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What are the Different Areas of Alzheimer's Research?

Article Details
  • Written By: Dorothy Bland
  • Edited By: Melissa Wiley
  • Last Modified Date: 15 September 2018
  • Copyright Protected:
    2003-2018
    Conjecture Corporation
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Although Alzheimer’s research is constantly progressing, research can generally be classified into four major areas: cause, diagnosis, treatment, and prevention. At present, the cause of Alzheimer’s is not fully known. What is generally understood, however, is that the progressive brain disease kills brain cells affecting memory and thinking. As the disease advances, Alzheimer’s patients can lose their identity and the ability to carry out even simple everyday tasks.

Some risk factors have been identified that make certain groups more vulnerable to getting Alzheimer’s than others. For example, cognitive research has revealed that being 65 years of age or older and having a family history of the disease increases the likelihood of suffering from Alzheimer’s. Several genes have also been identified that directly contribute to the disease. Furthermore, Alzheimer’s research has revealed that an increased risk is also associated with head injuries and poor general health. Additional studies have also determined that obesity, smoking, and cardiovascular disease can all negatively impact brain health and lead to Alzheimer’s.

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One current treatment for Alzheimer’s uses memory tests to catch mental decline. At the point when mental decline begins to appear, however, severe brain damage has probably already occurred. On the other hand, when Alzheimer’s is caught in its earliest stages, treatment may be more effective and can slow the progression of the disease, allowing the patient to remain functional for longer. To achieve this goal, diagnostic Alzheimer’s research is focused on creating reliable testing standards that are inexpensive to administer and accessible in all doctor’s offices for quick, accurate testing. One new test that is gaining attention among Alzheimer’s researchers is the use of neuroimaging, scans that can detect early stage changes in the brain's structure, thereby allowing treatment to focus on preventing irreversible brain damage.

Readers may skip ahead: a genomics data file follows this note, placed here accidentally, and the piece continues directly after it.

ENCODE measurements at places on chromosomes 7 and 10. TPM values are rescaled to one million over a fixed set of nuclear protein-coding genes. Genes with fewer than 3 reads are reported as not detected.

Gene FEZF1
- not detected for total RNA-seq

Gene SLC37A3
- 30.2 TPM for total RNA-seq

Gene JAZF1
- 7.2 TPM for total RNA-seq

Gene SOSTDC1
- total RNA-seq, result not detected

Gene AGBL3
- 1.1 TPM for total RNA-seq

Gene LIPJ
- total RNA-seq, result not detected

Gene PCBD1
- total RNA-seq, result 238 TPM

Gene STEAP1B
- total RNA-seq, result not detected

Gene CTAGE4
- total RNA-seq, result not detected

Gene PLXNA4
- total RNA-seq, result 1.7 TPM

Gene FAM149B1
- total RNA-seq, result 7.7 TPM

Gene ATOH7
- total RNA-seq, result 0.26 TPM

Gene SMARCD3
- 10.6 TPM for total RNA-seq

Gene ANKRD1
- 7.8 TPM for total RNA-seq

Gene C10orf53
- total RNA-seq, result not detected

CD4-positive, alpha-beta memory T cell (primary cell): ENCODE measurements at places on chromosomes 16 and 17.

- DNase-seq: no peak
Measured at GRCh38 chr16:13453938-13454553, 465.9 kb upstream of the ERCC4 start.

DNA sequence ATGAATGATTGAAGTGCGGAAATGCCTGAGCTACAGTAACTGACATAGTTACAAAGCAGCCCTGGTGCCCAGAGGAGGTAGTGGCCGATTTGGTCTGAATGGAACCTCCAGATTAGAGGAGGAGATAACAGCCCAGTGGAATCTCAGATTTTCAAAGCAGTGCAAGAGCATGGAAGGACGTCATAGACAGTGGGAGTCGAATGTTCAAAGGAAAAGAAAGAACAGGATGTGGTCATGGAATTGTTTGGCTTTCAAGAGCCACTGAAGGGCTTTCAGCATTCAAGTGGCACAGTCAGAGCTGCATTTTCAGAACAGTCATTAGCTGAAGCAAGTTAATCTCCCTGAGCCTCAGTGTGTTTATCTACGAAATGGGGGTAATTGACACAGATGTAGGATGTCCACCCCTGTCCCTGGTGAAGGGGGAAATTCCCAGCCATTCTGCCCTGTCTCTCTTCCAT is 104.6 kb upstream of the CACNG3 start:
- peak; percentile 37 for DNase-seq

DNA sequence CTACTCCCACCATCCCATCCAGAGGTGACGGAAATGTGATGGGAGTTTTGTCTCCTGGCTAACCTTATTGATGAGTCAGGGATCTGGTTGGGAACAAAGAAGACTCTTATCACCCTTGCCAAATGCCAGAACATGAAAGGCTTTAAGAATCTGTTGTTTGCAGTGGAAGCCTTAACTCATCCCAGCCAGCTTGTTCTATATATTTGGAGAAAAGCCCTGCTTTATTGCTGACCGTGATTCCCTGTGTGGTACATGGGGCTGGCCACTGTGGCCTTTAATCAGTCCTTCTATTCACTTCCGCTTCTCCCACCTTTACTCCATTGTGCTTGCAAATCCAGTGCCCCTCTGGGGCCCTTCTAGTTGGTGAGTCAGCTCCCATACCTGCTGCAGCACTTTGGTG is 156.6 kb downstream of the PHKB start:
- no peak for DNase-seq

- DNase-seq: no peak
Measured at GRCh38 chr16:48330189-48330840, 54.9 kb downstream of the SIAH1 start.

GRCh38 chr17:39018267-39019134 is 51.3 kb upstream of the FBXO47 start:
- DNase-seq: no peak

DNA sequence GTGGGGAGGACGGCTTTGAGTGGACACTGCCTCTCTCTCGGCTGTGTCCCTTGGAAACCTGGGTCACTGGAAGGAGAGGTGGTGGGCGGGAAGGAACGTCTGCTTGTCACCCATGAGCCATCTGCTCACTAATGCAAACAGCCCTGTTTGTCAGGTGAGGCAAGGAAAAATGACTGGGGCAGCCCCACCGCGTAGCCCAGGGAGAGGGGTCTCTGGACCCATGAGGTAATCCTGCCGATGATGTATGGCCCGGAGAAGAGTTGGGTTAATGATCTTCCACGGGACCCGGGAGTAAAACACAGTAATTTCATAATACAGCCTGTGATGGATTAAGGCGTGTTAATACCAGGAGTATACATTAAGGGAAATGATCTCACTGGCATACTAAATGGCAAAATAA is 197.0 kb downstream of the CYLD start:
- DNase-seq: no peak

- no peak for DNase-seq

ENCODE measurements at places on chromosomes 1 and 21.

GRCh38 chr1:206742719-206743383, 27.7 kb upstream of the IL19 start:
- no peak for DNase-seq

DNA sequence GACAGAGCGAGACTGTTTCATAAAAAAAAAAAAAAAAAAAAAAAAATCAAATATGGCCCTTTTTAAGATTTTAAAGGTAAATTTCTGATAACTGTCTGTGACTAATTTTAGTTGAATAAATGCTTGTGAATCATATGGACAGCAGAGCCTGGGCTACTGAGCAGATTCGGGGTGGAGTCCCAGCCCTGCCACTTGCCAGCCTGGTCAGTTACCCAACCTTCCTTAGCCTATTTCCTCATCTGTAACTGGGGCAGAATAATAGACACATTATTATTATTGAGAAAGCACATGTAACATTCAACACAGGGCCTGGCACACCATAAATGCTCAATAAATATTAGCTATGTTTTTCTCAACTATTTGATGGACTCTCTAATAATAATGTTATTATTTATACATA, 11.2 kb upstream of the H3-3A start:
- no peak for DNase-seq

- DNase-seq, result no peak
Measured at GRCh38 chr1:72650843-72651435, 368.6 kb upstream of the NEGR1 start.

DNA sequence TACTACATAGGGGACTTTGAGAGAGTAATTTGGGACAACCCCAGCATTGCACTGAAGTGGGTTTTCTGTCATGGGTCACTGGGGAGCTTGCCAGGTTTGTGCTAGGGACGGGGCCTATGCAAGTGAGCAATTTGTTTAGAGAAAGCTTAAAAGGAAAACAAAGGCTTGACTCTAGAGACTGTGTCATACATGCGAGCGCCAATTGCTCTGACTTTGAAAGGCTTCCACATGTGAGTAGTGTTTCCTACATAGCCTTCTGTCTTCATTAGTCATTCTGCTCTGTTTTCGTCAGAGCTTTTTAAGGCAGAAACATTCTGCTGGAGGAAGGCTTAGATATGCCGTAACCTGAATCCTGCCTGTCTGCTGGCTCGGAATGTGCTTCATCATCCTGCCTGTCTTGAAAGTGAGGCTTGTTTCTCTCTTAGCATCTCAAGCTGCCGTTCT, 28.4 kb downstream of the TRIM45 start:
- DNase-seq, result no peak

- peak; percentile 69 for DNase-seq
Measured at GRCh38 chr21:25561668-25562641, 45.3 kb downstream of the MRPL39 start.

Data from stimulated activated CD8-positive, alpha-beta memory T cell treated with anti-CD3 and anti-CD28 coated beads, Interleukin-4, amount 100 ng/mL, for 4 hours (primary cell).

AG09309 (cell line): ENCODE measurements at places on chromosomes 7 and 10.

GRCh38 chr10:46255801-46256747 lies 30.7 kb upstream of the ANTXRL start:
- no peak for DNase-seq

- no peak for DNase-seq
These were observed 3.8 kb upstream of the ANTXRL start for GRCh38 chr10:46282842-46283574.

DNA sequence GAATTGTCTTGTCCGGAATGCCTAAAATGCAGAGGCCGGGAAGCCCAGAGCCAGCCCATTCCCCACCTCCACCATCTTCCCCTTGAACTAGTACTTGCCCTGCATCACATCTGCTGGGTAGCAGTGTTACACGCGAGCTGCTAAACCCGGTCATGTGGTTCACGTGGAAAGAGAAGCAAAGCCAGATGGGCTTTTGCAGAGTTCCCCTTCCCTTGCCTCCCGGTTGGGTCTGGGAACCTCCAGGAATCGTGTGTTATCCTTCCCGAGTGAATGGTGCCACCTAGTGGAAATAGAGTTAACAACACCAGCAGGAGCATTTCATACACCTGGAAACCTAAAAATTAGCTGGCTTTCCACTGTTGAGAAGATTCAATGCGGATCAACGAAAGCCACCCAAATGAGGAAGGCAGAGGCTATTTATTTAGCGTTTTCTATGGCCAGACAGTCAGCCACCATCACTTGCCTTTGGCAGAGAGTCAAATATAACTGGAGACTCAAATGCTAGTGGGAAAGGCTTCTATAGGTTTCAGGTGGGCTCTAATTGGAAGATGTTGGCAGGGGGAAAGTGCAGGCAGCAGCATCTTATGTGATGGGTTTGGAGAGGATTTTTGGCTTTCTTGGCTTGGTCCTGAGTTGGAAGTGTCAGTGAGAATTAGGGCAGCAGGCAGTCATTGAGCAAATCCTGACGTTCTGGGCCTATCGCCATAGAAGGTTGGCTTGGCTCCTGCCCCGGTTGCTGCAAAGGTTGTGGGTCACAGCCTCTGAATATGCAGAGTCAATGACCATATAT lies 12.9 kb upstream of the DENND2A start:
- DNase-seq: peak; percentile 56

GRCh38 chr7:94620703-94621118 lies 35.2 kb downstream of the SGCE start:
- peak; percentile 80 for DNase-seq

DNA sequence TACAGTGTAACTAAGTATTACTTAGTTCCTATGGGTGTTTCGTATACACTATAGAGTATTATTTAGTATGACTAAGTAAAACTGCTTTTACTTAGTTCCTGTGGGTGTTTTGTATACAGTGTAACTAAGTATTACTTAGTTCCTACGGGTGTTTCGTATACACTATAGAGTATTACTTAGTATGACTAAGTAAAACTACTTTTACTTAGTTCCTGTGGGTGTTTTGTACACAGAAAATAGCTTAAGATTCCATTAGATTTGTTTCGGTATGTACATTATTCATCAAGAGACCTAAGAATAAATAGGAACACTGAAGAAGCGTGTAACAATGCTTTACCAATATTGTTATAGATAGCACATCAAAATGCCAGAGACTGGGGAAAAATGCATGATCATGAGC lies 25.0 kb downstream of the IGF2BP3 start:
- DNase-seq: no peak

As of 2010, Alzheimer’s treatments are only capable of improving the symptoms to temporarily reduce memory loss. To manage behavioral and psychiatric symptoms, antidepressant and anti-psychotic medications may also be given. New brain research methods being explored, however, may have the ability to actually stop the disease in its tracks or at least significantly delay the death of brain cells. Treatments in development are likely to focus on modifying the brain changes that Alzheimer’s causes. New drugs likely on the horizon are nose sprays that treat insulin resistance, anti-inflammatory medications that reduce brain inflammation, and a vaccine that works by targeting plagues in the brain that cause nerve damage.

Although there is no current cure for Alzheimer’s or way to prevent the disease, a major area of current Alzheimer’s research is focusing on just that. Like cancer, heart disease, and other chronic conditions, there is no one factor that leads to Alzheimer’s. Rather, its development is due to a complex range of factors, including genetics, age, and lifestyle. By taking into account lifestyle factors, researchers hope to lower the risk of people developing dementia and Alzheimer’s. New research also examines how exercise can benefit the cardiovascular system and increase blood flow to the brain. It is also taking into account how drinking tea, consuming vitamin E, and using ginkgo biloba could possibly provide some protection.

Family members and caregivers taking care of a loved one affected by Alzheimer’s often have a physically and emotionally taxing burden on their hands, and researchers acknowledge that caregiving is also a vital part of Alzheimer’s research. As the disease progresses, caregivers frequently have to deal with providing round-the-clock daily care. Many caregivers become so overwhelmed that they neglect their own health and experience grief, guilt, and depressive symptoms. To help caregivers cope and reduce stress, research in this area centers on education and support programs that help caregivers prepare for what is to come. Accessing respite services, hospice care, and other health services can often help reduce the load on the caregiver and improve the quality of treatment that the Alzheimer’s patient experiences.

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